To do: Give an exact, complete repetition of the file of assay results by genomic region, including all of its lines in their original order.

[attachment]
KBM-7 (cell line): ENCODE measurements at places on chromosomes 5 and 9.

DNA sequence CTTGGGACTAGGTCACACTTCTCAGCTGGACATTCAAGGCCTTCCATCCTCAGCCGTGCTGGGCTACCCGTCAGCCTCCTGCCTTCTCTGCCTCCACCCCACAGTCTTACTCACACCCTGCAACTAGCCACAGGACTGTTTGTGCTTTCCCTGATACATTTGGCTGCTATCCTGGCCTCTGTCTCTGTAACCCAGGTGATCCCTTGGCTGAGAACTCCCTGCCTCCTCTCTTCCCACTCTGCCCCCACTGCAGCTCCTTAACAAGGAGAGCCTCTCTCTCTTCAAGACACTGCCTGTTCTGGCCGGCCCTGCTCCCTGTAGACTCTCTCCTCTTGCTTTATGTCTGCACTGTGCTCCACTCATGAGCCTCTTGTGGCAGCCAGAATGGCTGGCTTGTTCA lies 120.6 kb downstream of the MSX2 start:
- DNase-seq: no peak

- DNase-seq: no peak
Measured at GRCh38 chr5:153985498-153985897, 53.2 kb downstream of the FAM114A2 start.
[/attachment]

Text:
KBM-7 (cell line): ENCODE measurements at places on chromosomes 5 and 9.

DNA sequence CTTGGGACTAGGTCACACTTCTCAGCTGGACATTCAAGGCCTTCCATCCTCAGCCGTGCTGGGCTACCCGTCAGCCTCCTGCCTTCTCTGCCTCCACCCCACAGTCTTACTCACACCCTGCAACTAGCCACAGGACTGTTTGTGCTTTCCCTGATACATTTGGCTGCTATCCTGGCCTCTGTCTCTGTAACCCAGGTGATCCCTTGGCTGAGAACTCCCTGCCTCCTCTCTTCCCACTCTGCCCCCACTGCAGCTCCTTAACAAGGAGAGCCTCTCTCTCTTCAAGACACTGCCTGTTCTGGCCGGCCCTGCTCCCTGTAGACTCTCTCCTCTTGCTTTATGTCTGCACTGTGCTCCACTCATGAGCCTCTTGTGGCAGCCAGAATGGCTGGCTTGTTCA lies 120.6 kb downstream of the MSX2 start:
- DNase-seq: no peak

- DNase-seq: no peak
Measured at GRCh38 chr5:153985498-153985897, 53.2 kb downstream of the FAM114A2 start.